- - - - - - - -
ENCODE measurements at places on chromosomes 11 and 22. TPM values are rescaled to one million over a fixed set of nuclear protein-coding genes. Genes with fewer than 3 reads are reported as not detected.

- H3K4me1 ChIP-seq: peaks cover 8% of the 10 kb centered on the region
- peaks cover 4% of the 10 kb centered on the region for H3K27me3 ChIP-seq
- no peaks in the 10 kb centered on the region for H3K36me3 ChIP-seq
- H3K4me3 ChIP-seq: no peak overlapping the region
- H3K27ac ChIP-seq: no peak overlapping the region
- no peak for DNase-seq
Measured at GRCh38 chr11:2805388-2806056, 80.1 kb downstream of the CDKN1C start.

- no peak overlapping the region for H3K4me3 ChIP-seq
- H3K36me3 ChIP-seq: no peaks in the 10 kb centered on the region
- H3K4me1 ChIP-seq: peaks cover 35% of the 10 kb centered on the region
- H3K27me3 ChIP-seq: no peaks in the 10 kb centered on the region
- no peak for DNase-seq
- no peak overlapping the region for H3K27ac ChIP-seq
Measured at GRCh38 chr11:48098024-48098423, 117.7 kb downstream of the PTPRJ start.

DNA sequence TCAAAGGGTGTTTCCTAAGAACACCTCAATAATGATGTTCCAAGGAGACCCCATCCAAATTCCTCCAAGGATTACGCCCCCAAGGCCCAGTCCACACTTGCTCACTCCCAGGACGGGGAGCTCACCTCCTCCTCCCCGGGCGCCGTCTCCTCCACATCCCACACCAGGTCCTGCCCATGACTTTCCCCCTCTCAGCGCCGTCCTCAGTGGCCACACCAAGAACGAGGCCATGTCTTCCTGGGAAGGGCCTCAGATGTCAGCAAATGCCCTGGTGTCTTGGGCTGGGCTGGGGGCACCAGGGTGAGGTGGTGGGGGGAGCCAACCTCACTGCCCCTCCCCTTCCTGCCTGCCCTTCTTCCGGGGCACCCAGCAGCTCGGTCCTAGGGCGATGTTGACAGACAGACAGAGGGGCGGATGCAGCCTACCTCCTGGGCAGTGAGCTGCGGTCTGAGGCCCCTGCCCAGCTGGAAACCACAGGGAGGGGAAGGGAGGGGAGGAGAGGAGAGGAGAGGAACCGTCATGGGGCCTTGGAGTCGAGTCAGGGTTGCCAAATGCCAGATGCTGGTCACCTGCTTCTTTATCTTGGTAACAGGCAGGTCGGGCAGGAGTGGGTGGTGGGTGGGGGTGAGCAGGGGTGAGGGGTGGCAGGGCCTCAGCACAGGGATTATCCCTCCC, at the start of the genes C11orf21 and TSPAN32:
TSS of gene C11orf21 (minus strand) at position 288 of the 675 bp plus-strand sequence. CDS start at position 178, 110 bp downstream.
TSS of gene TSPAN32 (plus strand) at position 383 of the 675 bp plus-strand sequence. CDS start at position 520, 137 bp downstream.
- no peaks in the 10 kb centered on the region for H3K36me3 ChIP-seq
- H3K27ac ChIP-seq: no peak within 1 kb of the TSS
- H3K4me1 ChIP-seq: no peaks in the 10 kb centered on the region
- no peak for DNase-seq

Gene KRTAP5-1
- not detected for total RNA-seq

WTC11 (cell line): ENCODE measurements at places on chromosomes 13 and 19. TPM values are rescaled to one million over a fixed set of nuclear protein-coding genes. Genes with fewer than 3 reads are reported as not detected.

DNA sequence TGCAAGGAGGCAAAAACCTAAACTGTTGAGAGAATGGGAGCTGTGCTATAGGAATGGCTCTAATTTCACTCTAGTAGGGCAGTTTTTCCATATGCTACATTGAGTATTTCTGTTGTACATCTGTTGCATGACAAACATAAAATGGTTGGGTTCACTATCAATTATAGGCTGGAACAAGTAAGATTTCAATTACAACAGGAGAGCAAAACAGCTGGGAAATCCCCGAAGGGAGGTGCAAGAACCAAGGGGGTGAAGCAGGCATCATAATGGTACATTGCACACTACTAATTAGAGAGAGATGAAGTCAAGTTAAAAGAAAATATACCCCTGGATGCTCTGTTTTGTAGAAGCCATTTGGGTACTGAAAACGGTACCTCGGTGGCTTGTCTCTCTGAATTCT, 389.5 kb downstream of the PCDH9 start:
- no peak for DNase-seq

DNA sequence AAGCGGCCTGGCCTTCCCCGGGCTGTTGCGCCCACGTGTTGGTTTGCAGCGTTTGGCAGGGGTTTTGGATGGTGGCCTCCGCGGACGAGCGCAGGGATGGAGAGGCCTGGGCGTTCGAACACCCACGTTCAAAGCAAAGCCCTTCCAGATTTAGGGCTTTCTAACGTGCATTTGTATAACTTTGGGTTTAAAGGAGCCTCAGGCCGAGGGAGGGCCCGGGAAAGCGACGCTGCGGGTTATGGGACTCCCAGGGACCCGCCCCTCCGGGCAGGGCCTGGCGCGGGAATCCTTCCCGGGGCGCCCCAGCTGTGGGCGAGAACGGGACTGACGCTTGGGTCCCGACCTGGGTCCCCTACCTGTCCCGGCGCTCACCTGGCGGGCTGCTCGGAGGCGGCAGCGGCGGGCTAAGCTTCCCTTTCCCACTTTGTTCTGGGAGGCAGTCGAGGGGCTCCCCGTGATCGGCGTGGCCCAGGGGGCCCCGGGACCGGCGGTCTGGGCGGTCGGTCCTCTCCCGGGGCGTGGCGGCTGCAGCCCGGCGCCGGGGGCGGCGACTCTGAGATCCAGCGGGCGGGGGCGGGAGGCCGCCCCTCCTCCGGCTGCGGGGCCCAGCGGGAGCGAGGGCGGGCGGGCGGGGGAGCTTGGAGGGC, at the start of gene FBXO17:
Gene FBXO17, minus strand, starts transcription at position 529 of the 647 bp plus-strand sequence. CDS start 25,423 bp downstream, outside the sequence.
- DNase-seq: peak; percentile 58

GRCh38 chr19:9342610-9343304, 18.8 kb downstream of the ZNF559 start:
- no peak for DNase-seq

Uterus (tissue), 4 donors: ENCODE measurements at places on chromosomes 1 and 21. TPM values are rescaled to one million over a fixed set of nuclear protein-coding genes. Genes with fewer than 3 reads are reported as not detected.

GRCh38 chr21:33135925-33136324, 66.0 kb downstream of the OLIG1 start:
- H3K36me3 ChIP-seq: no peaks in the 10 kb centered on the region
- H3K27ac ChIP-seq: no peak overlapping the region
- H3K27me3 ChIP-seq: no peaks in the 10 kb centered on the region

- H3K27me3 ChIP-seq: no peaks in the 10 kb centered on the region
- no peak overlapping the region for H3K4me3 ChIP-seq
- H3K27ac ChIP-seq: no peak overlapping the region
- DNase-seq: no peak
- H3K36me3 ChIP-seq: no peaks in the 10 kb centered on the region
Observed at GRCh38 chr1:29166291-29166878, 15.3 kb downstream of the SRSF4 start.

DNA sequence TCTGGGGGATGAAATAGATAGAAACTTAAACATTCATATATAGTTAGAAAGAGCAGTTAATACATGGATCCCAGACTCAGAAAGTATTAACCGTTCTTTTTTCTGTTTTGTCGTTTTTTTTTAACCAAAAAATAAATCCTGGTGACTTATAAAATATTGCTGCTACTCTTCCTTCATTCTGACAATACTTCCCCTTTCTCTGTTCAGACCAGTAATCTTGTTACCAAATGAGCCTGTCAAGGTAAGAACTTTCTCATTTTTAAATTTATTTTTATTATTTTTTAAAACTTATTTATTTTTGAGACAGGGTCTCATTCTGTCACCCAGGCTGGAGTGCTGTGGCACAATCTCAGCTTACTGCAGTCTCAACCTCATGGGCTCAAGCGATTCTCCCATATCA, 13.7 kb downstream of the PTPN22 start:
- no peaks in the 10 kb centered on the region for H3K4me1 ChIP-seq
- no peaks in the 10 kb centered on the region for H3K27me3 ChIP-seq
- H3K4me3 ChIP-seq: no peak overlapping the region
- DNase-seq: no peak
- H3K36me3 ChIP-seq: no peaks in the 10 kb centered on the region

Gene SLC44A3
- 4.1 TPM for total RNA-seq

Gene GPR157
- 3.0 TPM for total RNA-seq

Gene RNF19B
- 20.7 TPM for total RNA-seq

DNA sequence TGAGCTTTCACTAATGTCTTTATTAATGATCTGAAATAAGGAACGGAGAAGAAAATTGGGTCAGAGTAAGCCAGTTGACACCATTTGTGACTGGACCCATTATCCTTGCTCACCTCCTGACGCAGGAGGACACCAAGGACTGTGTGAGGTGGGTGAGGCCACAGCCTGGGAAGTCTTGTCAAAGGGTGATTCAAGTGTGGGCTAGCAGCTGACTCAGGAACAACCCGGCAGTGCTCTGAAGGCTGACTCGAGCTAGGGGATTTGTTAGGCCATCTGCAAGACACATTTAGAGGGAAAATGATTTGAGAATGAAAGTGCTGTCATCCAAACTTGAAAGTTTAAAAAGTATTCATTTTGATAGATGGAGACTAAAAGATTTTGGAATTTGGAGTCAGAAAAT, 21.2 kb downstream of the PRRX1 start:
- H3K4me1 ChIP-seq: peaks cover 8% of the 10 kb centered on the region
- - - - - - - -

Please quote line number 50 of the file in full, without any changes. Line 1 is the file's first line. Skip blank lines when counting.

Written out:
Gene SLC44A3